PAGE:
European Union lawmakers have delayed a vote on what authorities can do with airline passengers’ data following the revelations about the U.S. National Security Agency’s PRISM data collection system.
The European Parliament had been scheduled to vote on Monday on whether to allow authorities investigating serious crimes and terrorist offences to access E.U. airlines’ passenger name register (PNR) data, which includes personal information such as addresses or credit card details.
However, members of the European Parliament (MEPs) decided to refer the matter back to the parliament’s civil liberties and justice (LIBE) committee for a further review, following a request by British MEP Tim Kirkhope.
Kirkhope cited “technical reasons” for the request, but some politicians argued that the motivation was political.
“Referring the anticipated decision on the draft E.U. PNR system back to the civil liberties committee is a cynical act of chicanery,” said German MEP, Jan Philipp Albrecht. “The concerns with the proposed system have not in any way diminished. If anything, with the latest revelations about U.S. infringement of the privacy rights of European citizens, we should be even more cautious about establishing more data grabbing and profiling systems,” he said in a statement.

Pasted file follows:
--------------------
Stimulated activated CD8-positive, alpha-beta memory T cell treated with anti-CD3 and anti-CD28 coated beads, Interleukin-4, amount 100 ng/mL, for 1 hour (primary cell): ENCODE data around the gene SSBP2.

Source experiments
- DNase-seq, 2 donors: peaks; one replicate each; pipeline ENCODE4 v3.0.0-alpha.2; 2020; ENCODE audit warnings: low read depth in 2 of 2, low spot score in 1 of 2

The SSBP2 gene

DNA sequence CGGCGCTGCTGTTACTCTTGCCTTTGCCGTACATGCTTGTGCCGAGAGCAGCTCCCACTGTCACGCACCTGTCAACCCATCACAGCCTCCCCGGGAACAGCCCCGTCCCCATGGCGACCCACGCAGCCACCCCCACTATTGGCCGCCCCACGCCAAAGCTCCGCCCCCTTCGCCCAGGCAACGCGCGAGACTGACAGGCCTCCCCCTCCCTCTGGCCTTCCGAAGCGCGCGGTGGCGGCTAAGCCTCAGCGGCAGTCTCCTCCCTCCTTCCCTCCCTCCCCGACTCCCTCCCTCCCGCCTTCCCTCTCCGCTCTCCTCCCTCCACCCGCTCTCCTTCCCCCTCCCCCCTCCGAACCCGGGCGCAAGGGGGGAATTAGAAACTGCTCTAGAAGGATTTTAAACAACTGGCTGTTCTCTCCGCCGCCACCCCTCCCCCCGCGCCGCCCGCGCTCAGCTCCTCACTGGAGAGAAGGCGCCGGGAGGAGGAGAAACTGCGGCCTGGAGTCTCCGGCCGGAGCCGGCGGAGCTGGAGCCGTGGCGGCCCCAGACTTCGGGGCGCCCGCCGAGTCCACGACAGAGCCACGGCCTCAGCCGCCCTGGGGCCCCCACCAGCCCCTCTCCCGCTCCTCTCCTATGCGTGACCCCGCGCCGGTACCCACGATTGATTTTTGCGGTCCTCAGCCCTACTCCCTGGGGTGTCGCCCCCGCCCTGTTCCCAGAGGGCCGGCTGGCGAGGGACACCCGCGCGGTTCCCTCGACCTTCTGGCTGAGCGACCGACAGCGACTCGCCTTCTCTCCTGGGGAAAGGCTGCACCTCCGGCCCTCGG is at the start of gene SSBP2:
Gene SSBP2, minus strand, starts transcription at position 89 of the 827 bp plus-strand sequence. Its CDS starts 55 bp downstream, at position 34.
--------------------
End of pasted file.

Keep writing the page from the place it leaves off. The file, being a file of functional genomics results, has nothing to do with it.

An agreement between the E.U. and the U.S. allows U.S. authorities to use PNR data collected by airlines about passengers traveling between Europe and the U.S. to target, identify and prevent potential terrorists and terrorist weapons from entering the country.
The European Commission had proposed a similar scheme for passengers traveling within the E.U., but due to concerns about its disproportionate and far-reaching nature, the LIBE committee rejected the proposed text by 30 votes to 25.
“The rules proposed by the Commission for storing the private data of air passengers would involve far-reaching data retention and profiling measures. There is no evidence to suggest this ever-creeping data grab would do anything to achieve the stated aim of ensuring greater security. Instead, it compromises E.U. citizens’ privacy and civil liberties,”said Albrecht.